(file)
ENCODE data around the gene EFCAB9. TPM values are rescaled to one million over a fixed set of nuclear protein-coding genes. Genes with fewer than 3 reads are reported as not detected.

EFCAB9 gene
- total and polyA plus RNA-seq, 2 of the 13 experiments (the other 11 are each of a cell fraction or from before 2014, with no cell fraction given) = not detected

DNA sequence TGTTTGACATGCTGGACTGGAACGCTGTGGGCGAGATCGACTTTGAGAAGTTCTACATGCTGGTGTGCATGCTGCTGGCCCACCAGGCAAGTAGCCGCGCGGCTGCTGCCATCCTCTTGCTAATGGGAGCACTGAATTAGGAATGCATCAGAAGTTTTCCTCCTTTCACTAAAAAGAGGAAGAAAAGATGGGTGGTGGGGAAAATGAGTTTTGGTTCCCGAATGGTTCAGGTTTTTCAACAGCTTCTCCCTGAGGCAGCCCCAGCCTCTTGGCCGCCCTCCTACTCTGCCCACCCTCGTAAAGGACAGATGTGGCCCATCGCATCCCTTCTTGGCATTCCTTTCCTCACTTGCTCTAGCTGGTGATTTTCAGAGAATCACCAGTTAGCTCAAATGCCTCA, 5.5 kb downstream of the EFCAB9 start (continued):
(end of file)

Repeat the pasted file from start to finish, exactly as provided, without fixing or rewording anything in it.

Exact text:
ENCODE data around the gene EFCAB9. TPM values are rescaled to one million over a fixed set of nuclear protein-coding genes. Genes with fewer than 3 reads are reported as not detected.

EFCAB9 gene
- total and polyA plus RNA-seq, 2 of the 13 experiments (the other 11 are each of a cell fraction or from before 2014, with no cell fraction given) = not detected

DNA sequence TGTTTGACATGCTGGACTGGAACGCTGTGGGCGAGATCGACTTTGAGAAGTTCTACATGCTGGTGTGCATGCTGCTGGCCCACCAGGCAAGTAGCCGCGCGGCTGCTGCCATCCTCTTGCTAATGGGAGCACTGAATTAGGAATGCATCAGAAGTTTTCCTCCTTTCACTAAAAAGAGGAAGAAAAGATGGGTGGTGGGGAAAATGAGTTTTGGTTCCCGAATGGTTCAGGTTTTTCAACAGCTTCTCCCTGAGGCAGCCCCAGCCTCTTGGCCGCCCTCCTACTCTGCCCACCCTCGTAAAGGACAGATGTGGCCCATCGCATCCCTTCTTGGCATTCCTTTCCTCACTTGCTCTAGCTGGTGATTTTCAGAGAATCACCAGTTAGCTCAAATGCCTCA, 5.5 kb downstream of the EFCAB9 start (continued):